There are little shots when Katie’s remembering Stephanie, and you see Stephanie’s face really close up in the camera. This is another one of those things where Stephanie was just like, I’m going to take all the attention for myself. And when I’m trying to shoot something she came over to me, grabbed the camera, and was looking into it. I was like, Stephanie, quit it, but she’d do it again and start talking. And it became this fun visual in the movie.

CHN: Very cool.

CCK: It was a real cool experience.

CHN: Yeah, I mean, no matter how many films you make from this point on, this is an experience you’ll clearly never forget. That’s a really sentimental memory. Not many filmmakers work with their siblings, let alone you and Stephanie getting to make something this unique.

CCK: Stephanie was actually in Jug Face.

CHN: Oh, really?

CCK: Yeah just some of the background shots of the community, and when they’re going to the sacrifice. Actually most of my family are the backwoods people.

CHN: No way!

CCK: When they were on set, it was the most nerve-wracking thing possible. Like everyone’s at work and I was worrying about their well-being. Is it cold? Are they being fed? I remember thinking, I’m never going to put anyone in my family in a movie again, that’s too much. Then I doubled down and put my sister in a movie.

CHN: [laughs.] I love it, man. It makes the film beautiful, yknow? Even though it’s horror, and it’s grim, there’s a beauty in it, from the representation to the characters.

CCK: That’s what makes it more tragic.

CHN: Absolutely.

CCK: You’re always trying to provoke people when you’re writing a story. You’re trying to give them an experience they want; mostly. And I knew the combination of the sweet images and the horror images would be very unsettling, and get under people’s skin to give them an experience I don’t know if they’re getting from other horror movies. It seems like they’re not, to me, anyway.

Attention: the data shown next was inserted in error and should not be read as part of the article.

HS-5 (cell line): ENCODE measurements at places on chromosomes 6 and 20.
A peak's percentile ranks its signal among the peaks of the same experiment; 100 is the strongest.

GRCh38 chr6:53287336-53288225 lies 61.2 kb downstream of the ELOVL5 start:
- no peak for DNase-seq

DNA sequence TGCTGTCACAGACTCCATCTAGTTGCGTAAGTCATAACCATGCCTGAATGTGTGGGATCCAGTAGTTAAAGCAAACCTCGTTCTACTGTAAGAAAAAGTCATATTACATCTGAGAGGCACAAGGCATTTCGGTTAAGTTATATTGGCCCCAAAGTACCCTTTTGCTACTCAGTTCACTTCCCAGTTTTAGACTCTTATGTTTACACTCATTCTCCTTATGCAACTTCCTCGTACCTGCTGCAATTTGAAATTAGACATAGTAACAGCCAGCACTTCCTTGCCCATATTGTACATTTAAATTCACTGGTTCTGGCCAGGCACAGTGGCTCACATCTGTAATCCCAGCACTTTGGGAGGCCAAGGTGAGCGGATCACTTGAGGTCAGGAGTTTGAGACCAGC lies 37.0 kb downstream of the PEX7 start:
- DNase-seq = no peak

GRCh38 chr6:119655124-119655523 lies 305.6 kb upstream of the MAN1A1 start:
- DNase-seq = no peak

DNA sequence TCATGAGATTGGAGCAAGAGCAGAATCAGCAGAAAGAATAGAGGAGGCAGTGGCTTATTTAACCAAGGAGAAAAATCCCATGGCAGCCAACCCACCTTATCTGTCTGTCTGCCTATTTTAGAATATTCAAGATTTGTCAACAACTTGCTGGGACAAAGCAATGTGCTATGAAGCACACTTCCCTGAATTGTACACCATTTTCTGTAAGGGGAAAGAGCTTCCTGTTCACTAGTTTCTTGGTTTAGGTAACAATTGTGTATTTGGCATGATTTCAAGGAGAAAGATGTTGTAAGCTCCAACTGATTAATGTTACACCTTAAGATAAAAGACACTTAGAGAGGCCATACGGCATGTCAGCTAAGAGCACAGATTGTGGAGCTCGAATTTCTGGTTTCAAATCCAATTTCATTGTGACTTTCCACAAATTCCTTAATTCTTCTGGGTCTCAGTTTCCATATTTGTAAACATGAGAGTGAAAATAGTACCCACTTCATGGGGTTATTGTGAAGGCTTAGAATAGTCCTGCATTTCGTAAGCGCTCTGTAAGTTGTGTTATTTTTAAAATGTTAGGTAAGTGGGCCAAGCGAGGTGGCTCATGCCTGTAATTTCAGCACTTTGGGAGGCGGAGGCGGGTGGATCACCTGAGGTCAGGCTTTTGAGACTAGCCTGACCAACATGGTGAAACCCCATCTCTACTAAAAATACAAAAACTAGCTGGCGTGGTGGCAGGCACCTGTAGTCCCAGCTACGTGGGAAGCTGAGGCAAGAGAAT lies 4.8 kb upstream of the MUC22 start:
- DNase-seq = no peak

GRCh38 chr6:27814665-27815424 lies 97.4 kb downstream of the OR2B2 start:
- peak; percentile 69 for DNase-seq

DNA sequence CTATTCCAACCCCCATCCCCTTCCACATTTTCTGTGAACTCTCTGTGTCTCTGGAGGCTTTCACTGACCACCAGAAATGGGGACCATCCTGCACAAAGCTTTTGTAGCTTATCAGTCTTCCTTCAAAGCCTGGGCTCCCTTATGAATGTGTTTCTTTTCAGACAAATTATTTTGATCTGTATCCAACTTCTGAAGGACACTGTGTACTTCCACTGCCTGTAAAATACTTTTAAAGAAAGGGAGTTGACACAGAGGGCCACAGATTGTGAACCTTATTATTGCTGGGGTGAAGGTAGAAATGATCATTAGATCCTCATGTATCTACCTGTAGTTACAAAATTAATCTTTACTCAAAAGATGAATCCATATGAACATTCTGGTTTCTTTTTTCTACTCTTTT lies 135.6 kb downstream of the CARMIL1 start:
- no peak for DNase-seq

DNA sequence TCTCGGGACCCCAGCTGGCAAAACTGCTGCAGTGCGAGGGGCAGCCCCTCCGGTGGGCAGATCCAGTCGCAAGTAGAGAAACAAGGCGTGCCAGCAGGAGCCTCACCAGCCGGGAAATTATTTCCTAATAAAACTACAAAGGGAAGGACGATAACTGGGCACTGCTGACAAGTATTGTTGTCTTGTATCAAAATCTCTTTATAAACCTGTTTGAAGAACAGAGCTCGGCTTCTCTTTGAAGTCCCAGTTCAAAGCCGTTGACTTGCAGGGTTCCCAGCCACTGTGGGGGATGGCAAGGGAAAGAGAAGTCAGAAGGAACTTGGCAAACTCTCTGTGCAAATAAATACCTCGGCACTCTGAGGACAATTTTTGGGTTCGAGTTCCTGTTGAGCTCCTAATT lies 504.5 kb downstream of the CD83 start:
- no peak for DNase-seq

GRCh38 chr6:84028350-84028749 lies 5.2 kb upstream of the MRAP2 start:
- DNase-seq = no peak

CHN: I agree. Something else I’m curious about here. Between Jug Face and Dementer, the cults—what is it about cults that keeps you writing about them? I love stories about cults, and that’s partly what drew me to this film. What, for you, is fascinating about cults?

CCK: It’s almost like, that’s my thing. [laughs.] I guess where I grew up in Tennessee, small town Tennessee, I grew up around smaller sects of Christianity that have slightly more strange rituals, kind of culty elements. That’s probably the main reason. And I love The Wicker Man, it’s one of my favourite movies. So I’m not exactly sure why I come back to it, but it makes sense to me. I like the rural nature of it, of these two movies, because that’s what makes sense to me. Those things are scary and creepy to me. It’s what I know, in some strange way, though I’ve never been part of a cult. I was close enough to people with different, odd beliefs, being from where I grew up, that it felt natural to include this stuff in my writing.

CHN: Backwoods horror and rural horror stories scare me most because I live in Newfoundland, very small island on the coast of Canada. Lots of people compare this place to the American South in terms of geography, not climate. Because we are partly in the Appalachian mountain range in places here; deep, deep forests. That’s why I’ve always found The Texas Chain Saw Massacre so scary, particularly, because it’s real to me. Like I feel I could go to the backwoods in a small town here in Newfoundland and maybe there’d be some maniacs out there doing sketchy stuff, who knows. That’s why Jug Face, and Dementer, especially get to me. The rural is where things can kind of be hidden more so outside of the city.

CCK: I don’t remember growing up thinking the horror of the rural was super provocative. It wasn’t until I lived in New York and I had a professor say, I’m more scared of the woods because you can scream and nobody’s ever going to hear you, who knows what could happen to you out there. And I thought, that’s true, even if I’m very at peace in the outdoors; I can see how someone from the city could find that scary. I think the other thing that works with folk horror is there’s a natural fear, in modern days, that we’ve lost something, different truths about the world through technology and the pace of life, and that sits in the back of peoples’ minds. So you can have these people in the backwoods living out their own realities, and it just works.

CHN: It does, and it’s working for you, too. I really appreciate you taking the time to talk with me, it’s been a great conversation. Again, I am thrilled about whatever you do next, and I’ll be waiting on it patiently. Take care of yourself, Chad.

CCK: Love to hear that. Appreciate your time, Chris.